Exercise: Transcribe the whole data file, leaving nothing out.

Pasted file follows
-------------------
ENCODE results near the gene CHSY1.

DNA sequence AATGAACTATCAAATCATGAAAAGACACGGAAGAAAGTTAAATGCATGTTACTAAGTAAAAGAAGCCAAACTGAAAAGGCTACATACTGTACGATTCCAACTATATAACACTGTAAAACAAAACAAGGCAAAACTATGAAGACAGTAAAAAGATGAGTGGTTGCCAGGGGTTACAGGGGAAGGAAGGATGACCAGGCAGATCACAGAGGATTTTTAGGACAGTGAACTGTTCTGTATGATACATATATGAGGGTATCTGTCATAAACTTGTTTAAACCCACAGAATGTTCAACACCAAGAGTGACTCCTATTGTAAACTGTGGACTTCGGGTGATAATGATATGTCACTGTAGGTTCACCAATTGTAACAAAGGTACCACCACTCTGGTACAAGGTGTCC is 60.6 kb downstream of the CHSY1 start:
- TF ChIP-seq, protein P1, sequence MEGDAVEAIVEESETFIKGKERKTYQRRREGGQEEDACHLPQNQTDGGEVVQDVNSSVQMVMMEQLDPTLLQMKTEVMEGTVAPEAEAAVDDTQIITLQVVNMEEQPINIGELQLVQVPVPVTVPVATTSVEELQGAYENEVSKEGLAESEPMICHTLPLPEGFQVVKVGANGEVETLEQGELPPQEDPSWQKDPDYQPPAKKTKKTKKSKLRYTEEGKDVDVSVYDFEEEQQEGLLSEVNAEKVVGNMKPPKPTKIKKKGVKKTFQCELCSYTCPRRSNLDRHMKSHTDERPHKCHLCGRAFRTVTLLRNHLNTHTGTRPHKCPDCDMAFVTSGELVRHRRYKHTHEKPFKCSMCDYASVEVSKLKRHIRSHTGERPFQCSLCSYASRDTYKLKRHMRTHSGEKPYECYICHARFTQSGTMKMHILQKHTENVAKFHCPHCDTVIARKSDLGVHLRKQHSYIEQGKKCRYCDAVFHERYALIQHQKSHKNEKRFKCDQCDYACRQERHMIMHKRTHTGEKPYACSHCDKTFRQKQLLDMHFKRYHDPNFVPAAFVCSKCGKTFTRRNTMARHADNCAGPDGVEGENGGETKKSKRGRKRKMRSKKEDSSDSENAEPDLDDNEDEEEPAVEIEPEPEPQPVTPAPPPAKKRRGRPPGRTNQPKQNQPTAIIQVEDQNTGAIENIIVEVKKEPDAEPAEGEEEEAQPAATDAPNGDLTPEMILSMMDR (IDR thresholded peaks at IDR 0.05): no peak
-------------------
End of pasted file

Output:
ENCODE results near the gene CHSY1.

DNA sequence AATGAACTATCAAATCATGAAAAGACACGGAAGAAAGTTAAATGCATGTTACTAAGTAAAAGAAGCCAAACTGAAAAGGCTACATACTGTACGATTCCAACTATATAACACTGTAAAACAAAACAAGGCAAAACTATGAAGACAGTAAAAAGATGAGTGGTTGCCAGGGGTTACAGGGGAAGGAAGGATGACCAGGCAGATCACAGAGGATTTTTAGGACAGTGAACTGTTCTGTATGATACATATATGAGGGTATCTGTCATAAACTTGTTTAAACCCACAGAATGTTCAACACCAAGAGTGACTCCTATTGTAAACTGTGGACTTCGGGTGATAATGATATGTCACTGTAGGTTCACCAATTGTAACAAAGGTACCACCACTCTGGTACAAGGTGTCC is 60.6 kb downstream of the CHSY1 start:
- TF ChIP-seq, protein P1, sequence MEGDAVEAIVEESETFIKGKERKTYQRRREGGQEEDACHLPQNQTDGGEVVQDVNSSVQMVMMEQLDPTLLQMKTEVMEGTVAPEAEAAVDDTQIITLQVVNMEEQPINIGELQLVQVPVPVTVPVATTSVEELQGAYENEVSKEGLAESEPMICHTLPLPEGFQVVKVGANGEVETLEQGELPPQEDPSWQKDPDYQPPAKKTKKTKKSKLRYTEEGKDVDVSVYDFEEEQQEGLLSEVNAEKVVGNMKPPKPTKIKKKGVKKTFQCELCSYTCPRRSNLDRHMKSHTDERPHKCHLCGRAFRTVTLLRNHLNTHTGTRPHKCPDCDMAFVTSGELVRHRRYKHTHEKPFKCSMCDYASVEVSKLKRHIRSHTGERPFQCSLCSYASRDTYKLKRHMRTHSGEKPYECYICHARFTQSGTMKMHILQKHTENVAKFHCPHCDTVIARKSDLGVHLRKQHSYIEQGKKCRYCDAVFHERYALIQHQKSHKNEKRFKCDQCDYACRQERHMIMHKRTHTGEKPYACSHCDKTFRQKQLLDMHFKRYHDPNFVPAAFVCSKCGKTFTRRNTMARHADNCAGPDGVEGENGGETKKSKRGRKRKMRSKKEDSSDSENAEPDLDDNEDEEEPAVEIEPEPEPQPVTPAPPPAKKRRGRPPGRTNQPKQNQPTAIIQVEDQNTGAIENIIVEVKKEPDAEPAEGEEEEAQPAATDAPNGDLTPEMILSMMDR (IDR thresholded peaks at IDR 0.05): no peak